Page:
Officials say predator density is affecting Sanders County’s elk population

Montana Fish Wildlife and Parks officials heard extensive public comment on its new elk management plan at a meeting Thursday in Thompson Falls.

The FWP held meetings with the public across Montana this year to update the state’s elk management plan, which was last revised in 2005. The new management plan will help guide the ‘State in Future Elk Herd Management Requirements and Regulations.

Neil Anderson, regional wildlife director for northwest Montana, began the meeting with a slide presentation reviewing studies of Region 1 elk populations, hunting statistics, and predator populations. During the presentation, Anderson took questions from the audience, with many in attendance questioning the decline of elk in Sanders County and what is being done to reverse the trend.

Anderson said a few elk and wolves will be radio-collared along the Clark Fork River corridor between Thompson Falls and Noxon this winter. He also said Region 1 has the highest predator density in the state with an estimated wolf population of 500 and an estimated cougar population of 1,200. With a new elk management plan in place, the possible solutions could be a reduction in predator populations through a higher number of catches.

Anderson commented on the difficulty of counting elk in Region 1 due to dense forest. Several counting methods are currently in place, helicopters being the main one. A new method of counting with hunting cameras was tested in Hunting District 103 in 2019-20. Ninety-six cameras were installed in HD 103 to photograph their perspective areas every five minutes during the year. This test generated more than a million photographs to study.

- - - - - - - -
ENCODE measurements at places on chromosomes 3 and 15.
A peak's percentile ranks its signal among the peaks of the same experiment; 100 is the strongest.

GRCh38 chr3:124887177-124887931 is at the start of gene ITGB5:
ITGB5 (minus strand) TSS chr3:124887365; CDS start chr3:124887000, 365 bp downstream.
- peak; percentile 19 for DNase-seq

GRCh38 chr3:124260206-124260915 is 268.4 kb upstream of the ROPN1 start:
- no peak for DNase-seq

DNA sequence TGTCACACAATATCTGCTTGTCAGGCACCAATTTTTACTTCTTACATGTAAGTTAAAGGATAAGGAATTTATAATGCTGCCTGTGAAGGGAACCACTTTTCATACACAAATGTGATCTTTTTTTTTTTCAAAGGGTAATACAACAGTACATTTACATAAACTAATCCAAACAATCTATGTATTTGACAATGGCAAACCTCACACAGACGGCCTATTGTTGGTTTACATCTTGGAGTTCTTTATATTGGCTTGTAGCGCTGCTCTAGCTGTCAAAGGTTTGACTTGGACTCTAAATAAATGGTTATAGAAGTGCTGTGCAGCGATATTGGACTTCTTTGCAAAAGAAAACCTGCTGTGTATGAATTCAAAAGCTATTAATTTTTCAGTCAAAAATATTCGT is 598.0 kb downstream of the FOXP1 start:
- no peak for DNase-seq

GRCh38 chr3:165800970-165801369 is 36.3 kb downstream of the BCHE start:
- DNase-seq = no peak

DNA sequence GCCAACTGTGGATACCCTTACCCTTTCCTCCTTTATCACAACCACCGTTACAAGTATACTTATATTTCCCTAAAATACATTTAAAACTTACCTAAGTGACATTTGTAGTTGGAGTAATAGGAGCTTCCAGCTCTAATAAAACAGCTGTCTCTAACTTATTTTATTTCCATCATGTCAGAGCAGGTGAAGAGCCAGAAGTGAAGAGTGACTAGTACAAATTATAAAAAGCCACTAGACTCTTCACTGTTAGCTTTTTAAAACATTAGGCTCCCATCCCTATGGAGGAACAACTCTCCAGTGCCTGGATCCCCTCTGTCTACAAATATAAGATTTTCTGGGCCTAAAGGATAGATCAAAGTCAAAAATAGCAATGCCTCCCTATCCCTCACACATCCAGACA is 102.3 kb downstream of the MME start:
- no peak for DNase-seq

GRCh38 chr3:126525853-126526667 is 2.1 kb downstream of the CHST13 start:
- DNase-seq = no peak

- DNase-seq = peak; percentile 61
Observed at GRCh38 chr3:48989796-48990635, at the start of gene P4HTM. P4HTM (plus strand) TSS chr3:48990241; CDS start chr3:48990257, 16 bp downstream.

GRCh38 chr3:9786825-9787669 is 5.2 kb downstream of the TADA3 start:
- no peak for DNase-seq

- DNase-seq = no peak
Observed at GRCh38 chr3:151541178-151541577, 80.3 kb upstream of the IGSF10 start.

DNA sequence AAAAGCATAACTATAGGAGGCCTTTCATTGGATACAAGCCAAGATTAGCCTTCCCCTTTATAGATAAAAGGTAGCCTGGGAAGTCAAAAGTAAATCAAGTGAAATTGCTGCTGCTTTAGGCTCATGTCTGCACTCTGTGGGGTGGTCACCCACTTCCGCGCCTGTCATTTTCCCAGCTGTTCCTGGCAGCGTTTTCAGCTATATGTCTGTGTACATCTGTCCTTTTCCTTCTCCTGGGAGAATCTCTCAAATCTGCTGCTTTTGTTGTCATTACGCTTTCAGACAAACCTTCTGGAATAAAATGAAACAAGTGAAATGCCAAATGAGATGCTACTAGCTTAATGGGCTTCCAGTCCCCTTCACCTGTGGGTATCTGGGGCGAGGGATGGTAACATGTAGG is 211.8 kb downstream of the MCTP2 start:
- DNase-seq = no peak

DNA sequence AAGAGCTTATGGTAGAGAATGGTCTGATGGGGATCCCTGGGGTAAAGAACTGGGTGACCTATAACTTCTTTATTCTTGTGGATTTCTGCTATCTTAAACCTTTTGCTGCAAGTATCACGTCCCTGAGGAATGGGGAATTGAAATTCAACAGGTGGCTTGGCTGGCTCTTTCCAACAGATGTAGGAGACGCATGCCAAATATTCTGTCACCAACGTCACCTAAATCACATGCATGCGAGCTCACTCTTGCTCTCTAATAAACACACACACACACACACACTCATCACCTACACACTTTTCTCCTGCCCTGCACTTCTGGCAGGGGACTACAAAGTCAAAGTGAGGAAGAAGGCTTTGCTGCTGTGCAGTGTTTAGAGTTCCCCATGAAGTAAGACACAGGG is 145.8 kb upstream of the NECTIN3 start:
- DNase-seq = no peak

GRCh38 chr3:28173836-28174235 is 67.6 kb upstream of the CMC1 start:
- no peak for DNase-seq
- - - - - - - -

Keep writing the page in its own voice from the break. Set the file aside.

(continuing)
The objective of the new plan is to put in place the harvest levels that are to be lowered or increased in each district. How can FWP maintain elk populations at target levels with hunting regulations and restrictions? How can FWP keep Montana the county’s premier spot for viewing and hunting? Other states are seeing a decline in the number of hunting licenses issued, with Montana bucking that trend. In 2004, 106,000 resident licenses were purchased, increasing in 2021 to 112,000. In 2021, 22,000 non-resident licenses were sold.

The public can comment on the Elk Management Plan by emailing comments to [email protected] or by sending comments to Montana FWP PO. Box 200701 Helena, MT 59620-0701 The date for submitting comments closes October 15, 2022.